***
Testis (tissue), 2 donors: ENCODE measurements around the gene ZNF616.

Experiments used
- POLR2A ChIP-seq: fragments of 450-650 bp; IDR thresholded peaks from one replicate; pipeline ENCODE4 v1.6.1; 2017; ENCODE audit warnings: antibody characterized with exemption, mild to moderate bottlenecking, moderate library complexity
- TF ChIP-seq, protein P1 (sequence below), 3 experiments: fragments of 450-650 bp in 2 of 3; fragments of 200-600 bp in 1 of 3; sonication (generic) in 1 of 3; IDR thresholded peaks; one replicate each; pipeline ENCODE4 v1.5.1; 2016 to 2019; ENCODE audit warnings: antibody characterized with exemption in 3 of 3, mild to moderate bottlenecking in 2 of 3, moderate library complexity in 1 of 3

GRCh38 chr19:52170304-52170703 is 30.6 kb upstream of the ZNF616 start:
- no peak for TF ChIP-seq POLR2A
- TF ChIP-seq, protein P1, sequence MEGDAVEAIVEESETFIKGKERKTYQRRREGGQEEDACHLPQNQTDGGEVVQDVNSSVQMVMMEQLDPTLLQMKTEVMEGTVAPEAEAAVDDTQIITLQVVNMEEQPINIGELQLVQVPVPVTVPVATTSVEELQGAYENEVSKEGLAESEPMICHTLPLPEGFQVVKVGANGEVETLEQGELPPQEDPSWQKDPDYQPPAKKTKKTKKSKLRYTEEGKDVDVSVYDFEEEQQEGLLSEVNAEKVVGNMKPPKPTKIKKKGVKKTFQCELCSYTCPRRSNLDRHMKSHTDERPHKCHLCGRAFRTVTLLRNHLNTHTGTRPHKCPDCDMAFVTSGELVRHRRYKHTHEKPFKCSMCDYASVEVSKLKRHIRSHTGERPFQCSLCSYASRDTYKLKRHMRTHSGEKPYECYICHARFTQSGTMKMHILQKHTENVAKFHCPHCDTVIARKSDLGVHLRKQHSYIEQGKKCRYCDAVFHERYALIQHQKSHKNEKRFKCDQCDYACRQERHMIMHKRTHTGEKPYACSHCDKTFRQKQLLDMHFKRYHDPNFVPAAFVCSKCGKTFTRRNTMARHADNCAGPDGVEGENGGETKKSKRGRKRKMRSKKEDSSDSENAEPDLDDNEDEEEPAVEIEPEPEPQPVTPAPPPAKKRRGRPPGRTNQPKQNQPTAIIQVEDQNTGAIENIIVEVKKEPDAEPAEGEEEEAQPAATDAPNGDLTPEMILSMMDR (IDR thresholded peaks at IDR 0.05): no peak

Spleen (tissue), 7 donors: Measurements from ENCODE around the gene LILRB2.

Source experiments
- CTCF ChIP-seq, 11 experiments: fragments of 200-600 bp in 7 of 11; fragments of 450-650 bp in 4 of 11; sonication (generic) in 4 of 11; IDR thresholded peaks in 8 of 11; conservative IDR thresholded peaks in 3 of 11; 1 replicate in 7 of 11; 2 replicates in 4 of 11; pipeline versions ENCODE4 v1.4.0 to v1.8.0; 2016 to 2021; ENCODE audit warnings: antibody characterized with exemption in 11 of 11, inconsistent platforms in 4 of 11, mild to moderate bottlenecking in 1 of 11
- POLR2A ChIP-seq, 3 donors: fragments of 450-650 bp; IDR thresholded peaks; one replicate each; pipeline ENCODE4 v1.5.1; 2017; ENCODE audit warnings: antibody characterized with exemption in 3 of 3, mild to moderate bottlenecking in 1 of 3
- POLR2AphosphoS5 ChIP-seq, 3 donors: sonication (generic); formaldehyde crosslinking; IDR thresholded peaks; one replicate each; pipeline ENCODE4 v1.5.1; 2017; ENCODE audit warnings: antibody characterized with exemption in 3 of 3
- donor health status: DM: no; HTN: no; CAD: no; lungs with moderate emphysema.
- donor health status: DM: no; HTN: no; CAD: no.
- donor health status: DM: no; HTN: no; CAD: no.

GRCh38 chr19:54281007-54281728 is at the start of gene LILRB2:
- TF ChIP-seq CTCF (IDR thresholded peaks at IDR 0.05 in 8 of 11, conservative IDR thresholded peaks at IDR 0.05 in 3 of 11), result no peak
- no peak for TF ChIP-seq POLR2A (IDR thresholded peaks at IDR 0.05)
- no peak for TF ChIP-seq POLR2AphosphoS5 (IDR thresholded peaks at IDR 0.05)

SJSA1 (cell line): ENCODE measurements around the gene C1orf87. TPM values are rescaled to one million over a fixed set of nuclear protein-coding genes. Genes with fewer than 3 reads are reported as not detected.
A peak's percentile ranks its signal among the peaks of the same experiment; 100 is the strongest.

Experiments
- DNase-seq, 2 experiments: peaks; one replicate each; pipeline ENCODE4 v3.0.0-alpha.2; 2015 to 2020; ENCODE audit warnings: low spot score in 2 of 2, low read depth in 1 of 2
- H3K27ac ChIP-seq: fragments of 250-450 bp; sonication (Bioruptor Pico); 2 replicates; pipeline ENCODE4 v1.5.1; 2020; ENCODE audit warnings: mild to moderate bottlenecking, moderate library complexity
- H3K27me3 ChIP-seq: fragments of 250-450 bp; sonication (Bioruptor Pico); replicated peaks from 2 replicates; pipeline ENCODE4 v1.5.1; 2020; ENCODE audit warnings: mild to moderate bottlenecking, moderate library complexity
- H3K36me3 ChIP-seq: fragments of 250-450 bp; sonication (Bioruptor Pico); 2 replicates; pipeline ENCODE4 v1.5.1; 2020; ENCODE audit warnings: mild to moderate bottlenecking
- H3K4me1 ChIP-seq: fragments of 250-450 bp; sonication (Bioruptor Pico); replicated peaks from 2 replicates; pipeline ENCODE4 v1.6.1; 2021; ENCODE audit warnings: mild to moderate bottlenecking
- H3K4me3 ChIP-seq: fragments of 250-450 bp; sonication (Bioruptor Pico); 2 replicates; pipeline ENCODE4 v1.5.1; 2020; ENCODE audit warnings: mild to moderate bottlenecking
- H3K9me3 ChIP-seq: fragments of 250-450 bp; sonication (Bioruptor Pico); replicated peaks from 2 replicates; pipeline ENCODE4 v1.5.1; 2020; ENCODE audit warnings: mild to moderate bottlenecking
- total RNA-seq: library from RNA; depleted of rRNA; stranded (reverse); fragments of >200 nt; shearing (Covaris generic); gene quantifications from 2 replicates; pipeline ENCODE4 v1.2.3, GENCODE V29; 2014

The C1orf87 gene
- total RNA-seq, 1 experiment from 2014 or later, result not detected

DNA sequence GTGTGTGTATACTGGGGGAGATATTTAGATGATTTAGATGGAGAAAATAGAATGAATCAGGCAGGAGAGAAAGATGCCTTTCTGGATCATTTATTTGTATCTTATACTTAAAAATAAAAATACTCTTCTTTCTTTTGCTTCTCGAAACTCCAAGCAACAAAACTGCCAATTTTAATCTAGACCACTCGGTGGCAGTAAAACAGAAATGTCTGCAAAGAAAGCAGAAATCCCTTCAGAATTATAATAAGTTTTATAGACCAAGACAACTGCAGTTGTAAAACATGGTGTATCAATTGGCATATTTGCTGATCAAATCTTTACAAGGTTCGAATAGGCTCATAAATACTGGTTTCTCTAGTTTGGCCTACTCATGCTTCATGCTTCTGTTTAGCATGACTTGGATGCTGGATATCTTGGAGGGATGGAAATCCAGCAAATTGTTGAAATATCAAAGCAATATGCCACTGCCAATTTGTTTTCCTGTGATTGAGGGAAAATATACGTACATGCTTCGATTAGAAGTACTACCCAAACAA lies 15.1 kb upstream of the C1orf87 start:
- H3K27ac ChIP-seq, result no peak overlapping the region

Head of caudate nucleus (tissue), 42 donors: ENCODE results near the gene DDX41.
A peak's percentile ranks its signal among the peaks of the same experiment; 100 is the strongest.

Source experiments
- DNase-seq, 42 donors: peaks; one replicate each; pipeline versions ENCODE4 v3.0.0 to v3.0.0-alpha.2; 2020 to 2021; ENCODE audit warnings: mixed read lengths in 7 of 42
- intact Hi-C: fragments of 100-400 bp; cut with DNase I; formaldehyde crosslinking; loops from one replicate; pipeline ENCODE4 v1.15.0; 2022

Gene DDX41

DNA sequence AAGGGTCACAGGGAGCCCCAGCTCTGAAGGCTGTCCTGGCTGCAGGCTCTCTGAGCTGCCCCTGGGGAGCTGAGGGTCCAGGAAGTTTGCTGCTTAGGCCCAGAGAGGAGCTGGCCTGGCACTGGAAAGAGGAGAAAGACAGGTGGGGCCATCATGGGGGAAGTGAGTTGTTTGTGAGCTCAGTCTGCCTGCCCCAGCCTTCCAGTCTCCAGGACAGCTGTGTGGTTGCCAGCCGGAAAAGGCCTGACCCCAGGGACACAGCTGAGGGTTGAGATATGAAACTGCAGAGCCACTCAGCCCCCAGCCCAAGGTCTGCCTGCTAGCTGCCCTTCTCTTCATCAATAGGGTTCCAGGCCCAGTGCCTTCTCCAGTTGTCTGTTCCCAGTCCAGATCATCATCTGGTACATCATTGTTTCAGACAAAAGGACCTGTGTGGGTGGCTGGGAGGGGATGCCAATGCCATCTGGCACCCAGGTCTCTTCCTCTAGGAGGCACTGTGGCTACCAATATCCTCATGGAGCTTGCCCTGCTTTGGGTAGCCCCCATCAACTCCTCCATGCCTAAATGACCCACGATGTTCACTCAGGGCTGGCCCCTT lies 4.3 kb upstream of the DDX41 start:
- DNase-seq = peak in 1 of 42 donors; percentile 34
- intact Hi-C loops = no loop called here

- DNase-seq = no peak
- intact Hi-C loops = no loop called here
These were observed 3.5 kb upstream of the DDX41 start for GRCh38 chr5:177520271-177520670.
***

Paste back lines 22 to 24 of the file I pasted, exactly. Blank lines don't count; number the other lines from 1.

Experiments
- DNase-seq, 2 experiments: peaks; one replicate each; pipeline ENCODE4 v3.0.0-alpha.2; 2015 to 2020; ENCODE audit warnings: low spot score in 2 of 2, low read depth in 1 of 2
- H3K27ac ChIP-seq: fragments of 250-450 bp; sonication (Bioruptor Pico); 2 replicates; pipeline ENCODE4 v1.5.1; 2020; ENCODE audit warnings: mild to moderate bottlenecking, moderate library complexity